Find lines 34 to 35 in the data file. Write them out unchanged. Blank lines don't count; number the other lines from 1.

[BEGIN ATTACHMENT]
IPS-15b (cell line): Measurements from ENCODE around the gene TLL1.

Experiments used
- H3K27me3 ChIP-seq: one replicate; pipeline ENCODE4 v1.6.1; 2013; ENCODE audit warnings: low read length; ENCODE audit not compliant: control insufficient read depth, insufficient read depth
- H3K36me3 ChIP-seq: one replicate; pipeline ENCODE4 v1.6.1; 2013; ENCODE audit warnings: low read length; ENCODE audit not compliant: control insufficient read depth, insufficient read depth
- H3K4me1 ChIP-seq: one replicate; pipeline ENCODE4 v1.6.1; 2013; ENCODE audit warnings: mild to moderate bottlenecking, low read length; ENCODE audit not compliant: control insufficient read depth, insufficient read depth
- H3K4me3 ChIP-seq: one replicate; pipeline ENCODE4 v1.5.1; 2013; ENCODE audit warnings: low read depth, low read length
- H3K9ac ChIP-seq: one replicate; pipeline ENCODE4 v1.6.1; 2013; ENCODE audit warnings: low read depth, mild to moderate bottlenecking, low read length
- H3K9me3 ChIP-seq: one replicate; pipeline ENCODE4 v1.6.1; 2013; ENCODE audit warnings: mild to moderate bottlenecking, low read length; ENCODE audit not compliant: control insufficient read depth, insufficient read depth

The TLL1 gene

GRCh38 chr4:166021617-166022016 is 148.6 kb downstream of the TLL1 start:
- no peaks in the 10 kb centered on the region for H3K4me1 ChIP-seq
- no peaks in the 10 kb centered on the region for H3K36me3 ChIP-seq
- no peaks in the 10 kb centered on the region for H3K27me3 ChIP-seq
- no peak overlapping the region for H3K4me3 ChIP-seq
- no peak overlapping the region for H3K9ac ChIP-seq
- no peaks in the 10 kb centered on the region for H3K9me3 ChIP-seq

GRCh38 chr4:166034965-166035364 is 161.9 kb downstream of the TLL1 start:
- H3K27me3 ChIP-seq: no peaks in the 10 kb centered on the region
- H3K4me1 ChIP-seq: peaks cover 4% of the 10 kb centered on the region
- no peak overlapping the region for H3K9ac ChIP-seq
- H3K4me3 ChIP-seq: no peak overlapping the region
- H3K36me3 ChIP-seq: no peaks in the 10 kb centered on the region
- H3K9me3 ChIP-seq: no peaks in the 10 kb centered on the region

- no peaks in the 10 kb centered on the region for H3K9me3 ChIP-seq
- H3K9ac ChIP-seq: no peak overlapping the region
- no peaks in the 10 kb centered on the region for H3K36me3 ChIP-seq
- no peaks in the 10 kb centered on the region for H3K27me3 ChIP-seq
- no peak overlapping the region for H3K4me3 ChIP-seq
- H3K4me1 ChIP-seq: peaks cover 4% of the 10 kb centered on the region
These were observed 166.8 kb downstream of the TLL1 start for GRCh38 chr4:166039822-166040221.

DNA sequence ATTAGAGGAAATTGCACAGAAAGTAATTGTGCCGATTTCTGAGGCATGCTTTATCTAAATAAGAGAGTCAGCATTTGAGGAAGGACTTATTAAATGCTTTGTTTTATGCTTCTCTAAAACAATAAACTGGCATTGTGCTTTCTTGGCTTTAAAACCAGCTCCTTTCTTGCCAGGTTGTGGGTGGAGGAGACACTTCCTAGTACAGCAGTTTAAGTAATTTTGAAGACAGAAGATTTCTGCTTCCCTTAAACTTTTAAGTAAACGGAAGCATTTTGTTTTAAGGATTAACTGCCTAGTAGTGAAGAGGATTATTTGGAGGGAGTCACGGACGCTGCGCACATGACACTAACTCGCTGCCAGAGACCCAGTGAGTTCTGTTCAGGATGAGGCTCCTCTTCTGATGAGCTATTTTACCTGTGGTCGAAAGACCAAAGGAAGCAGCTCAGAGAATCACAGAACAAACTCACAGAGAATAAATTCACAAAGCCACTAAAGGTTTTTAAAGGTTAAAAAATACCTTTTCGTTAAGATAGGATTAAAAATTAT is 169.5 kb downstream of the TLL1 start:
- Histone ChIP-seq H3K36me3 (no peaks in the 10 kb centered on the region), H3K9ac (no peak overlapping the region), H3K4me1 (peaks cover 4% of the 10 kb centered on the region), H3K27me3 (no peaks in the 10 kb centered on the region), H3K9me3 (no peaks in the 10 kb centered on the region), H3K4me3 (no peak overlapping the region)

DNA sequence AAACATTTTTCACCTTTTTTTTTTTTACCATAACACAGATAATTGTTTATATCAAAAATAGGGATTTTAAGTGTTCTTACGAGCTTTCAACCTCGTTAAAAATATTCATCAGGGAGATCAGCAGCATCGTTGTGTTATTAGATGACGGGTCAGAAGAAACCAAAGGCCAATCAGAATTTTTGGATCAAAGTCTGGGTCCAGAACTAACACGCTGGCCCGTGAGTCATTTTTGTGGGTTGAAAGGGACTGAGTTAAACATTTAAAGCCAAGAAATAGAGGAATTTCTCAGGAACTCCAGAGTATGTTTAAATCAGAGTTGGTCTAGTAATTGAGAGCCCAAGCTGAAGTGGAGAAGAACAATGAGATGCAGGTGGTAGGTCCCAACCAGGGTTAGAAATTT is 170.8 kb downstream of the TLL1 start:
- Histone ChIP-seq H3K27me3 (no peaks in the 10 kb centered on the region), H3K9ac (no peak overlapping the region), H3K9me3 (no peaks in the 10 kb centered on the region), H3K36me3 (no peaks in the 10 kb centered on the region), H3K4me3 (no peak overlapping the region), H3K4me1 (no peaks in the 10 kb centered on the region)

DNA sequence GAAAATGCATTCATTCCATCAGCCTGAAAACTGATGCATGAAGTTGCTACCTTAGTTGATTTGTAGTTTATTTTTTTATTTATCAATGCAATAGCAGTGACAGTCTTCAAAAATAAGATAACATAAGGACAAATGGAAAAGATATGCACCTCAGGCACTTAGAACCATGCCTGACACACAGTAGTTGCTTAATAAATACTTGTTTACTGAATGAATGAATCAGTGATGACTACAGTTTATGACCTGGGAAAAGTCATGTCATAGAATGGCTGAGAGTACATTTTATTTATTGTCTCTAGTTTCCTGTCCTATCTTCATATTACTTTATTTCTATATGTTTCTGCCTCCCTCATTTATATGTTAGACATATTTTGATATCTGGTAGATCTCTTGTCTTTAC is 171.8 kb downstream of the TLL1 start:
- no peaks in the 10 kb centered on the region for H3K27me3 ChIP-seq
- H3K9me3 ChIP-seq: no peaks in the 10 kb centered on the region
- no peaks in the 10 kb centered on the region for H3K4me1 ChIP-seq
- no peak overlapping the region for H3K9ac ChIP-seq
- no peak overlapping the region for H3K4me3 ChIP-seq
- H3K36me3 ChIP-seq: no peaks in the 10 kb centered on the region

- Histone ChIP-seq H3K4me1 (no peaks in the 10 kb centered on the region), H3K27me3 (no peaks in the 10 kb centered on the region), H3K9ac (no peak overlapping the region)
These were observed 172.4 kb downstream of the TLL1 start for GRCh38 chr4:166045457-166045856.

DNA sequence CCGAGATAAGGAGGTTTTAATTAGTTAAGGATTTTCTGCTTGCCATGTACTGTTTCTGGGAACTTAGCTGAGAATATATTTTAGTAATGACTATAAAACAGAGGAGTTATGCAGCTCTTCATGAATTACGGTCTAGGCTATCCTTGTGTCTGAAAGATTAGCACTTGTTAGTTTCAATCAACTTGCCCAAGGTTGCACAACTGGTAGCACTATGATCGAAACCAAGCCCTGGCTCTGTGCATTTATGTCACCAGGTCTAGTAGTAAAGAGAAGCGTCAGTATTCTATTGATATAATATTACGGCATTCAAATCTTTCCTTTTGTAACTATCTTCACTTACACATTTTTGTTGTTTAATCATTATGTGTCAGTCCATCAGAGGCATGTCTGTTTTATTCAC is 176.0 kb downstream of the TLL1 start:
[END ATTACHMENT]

- Histone ChIP-seq H3K27me3 (no peaks in the 10 kb centered on the region), H3K9ac (no peak overlapping the region), H3K9me3 (no peaks in the 10 kb centered on the region), H3K36me3 (no peaks in the 10 kb centered on the region), H3K4me3 (no peak overlapping the region), H3K4me1 (no peaks in the 10 kb centered on the region)

DNA sequence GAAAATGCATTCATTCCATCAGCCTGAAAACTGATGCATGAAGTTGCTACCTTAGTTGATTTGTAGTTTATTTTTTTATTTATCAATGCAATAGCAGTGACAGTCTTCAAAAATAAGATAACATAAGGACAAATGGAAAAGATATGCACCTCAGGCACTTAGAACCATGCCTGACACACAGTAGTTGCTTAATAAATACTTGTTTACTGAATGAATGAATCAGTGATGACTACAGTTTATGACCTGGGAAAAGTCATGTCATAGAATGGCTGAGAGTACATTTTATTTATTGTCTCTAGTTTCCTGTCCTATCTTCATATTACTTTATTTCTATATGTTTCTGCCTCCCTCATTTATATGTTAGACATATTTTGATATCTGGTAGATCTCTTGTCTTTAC is 171.8 kb downstream of the TLL1 start: